|from the CA Department of Water|
Every five years the U.S. Geological Survey (USGS) compiles and publishes national water-use estimates for each state and the United States as a whole. Over time these snapshots of water use can identify trends within the states. In response to the severe drought in California, the worst in modern records, the USGS has released the 2010 water-use estimates for California early- ahead of the other states. These water-use estimates are important to state regulators and water managers who use the data as inputs to their hydrologic models that they use for water resource planning and management. The water use estimates combined with the hydrologic models can help water managers, regulators and elected officials assess the changing demographics, land use, irrigation practices, climate, and water availability impact water use and the economy of the state. So, hot off the presses here is what the 2010 data shows.
Total waster use in California fell from 2005 to 2010. According to the USGS, 38 billion gallons per day (42,000,000 acre-feet per year) of water were withdrawn from groundwater and surface-water sources in 2010 while 46 billion gallons per day (52,000,000 acre-feet per year) in 2005. Overall, water use in California decreased by 17%. In 2010, Californians withdrew an estimated total of 38 billion gallons per day (42,000,000 acre-feet per year), 25 billion gallons per day (28,000,000 acre-feet per year or 67%) were supplied by surface water and 13 billion gallons per day (15,000,000 acre-feet per year or 33%) was supplied by groundwater. In 2005 35 billion gallons per day (39,000,000 acre-feet per year or 76%) was supplied by surface water and 11 billion gallons (12,000,000 acre-feet per year or 24%) was supplied by groundwater. California has increased their dependence on groundwater between the two dates, but that could have been caused by the lingering effects of the 2007-2009 drought. In California 2005 was in the middle of the last wet period.
The California drought of 2007-2009 was ending in 2010, however while most farmers in the Central Valley got their full federal water allotment that year, the west side of the San Joaquin Valley did not receive full water allocations. The state water project allocation remained well below normal that year. At the time the state officials attributed the reduction in a wet year to strict pumping curbs in the Sacramento-San Joaquin Delta, to protect salmon and smelt populations, and because Oroville has been slower to refill than some other reservoirs. The increased use of groundwater between 2005 and 2010 could be a trend or it could simply be that groundwater was used to make up the shortfall by the farmers in the west side of the San Joaquin Valley. The variations in rainfall that California experiences allow the state to struggle from wet period to wet period without planning for the future.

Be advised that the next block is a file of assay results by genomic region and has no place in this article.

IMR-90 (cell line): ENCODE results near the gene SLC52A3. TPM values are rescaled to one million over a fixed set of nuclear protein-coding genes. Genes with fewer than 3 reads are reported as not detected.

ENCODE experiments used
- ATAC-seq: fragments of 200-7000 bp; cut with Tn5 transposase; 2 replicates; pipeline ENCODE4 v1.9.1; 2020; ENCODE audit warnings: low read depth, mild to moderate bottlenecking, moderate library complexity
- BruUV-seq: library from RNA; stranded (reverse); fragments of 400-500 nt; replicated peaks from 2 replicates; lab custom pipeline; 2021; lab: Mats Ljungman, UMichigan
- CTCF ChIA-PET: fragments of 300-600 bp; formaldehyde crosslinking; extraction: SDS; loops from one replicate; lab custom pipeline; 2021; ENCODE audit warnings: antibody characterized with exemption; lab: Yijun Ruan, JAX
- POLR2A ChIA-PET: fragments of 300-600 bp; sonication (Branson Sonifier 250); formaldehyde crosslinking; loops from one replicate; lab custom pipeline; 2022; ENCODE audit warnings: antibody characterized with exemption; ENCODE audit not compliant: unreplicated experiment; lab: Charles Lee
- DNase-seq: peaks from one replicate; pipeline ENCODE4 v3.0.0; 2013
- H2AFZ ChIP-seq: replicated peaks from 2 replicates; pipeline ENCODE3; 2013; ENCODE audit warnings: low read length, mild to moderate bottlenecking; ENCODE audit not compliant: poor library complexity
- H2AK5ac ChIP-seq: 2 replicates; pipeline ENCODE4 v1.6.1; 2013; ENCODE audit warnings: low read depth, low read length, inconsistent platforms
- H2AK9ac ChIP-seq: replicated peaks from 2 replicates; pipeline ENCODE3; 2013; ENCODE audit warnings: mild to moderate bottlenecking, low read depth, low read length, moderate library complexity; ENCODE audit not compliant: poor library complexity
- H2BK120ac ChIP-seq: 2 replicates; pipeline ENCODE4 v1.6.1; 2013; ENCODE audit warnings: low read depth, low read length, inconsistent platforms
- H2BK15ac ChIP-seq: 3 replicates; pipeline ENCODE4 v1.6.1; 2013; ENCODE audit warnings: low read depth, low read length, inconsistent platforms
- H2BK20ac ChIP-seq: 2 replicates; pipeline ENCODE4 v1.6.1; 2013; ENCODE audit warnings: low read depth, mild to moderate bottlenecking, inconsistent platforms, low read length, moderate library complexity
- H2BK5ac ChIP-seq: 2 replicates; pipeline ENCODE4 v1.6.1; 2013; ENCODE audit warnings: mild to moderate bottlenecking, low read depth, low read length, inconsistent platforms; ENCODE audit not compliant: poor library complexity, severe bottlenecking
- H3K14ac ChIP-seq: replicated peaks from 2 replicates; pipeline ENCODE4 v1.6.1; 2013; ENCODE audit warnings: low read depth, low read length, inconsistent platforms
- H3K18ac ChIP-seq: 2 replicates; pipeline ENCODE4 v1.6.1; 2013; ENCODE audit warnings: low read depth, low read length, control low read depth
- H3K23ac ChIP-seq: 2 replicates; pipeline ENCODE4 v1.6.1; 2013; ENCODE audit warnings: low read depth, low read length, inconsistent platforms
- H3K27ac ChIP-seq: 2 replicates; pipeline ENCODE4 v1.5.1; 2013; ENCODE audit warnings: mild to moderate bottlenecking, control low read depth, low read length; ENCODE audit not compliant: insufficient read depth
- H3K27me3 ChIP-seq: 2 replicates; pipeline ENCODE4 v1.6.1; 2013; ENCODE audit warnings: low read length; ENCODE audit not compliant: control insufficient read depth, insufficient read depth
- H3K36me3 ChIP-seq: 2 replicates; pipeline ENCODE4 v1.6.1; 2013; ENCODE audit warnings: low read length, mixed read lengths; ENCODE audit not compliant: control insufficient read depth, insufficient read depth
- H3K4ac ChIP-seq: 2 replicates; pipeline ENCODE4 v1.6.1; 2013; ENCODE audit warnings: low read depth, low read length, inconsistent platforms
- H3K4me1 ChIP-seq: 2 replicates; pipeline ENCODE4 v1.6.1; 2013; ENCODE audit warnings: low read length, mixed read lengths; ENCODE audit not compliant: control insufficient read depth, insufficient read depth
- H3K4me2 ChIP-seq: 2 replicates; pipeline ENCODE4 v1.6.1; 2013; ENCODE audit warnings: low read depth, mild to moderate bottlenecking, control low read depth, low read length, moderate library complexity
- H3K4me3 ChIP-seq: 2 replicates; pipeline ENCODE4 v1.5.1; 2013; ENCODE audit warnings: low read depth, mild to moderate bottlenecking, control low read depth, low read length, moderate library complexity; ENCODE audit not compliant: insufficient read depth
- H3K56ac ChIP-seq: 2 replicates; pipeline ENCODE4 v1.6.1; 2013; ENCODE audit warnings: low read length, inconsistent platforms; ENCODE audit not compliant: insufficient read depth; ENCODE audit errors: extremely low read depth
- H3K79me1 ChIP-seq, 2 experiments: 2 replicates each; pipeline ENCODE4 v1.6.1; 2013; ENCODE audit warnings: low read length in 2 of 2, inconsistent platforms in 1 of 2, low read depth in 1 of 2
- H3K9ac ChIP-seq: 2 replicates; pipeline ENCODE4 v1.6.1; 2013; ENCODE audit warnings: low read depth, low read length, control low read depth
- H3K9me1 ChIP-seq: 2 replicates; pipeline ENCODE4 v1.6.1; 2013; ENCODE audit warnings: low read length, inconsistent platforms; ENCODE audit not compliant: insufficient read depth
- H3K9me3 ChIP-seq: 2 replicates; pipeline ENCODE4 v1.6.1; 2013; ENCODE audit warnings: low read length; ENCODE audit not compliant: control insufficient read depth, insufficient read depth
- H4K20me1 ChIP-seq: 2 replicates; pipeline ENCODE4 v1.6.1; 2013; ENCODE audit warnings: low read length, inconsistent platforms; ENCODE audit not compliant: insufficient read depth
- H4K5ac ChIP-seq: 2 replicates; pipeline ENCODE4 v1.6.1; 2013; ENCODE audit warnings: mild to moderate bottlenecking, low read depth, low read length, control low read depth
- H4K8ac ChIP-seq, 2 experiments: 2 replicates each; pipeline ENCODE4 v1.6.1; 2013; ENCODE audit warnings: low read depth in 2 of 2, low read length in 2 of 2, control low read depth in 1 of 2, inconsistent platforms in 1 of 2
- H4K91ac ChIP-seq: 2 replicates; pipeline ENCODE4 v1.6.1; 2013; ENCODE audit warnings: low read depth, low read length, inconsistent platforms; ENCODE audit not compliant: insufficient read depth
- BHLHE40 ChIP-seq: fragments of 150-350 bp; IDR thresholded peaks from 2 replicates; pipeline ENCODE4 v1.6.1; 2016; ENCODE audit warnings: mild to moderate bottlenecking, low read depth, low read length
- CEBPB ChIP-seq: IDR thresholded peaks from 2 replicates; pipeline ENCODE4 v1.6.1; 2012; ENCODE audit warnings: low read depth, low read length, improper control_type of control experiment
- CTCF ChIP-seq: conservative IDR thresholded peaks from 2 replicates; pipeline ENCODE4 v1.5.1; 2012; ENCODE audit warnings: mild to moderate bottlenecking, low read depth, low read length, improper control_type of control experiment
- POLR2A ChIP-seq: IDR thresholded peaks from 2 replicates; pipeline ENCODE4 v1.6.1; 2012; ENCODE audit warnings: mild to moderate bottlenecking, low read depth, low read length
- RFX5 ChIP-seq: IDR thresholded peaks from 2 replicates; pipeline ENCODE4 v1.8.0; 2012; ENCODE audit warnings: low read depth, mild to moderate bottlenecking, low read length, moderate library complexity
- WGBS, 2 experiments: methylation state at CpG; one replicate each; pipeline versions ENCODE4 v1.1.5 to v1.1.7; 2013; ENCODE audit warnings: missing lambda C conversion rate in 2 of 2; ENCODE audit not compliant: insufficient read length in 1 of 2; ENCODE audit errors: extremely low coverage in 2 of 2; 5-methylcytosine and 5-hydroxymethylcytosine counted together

A significant portion of the 17% reduction in daily water use between 2005 and 2010 was from a reduction in thermoelectric water use. Only about 82% of water withdrawals, or 31 billion gallons a day in 2010 were fresh water, the rest was saline water. In California 95% of saline water withdrawals are used for thermoelectric generation (most of the rest for aquaculture). In 2005 72% of water withdrawals or 33 billion gallons a day were freshwater. Thus, from 2005 to 2010 freshwater use fell 6% in California. In both 2005 and 2010, about 74% of all fresh water withdrawals were for irrigation so most of the reduction in freshwater withdrawals was in irrigation allocations and probably an increase in water reuse in urban centers.
The 38 billion gallons per day (42,000,000 acre-feet per year) of withdrawals in 2010 were distributed among eight categories:
- Irrigation: 61% (23,000 million gallons per day, or 26,000,000 acre-feet per year).
- Thermoelectric power generation: 17% (6,600 million gallons per day, or 7,400,000 acre-feet per year). This water is saline and not usable for irrigation or consumption.
- Public supply: 17% (6,300 million gallons per day, or 7,100,000 acre-feet per year). Average daily gross per capita use was 181 gallons, this is very high individual use probably attributed to outdoor use- watering all those suburban lawns.
- Aquaculture: 3% (970 million gallons per day, or 1,100,000 acre-feet per year).
- Industrial: 1% (400 million gallons per day, or 450,000 acre-feet per year).
- Mining: 0.5% (270 million gallons per day, or 300,000 acre-feet per year).
- Livestock: 0.5% (190 million gallons per day, or 210,000 acre-feet per year).
- Self-supplied domestic use: < 0.5% (170 million gallons per day, or 190,000 acre-feet per year). Average daily per capita use was 69 gallons. This number is in line with per capita use in Virginia in 2005 and may only reflect that you do not water your lawn off your well.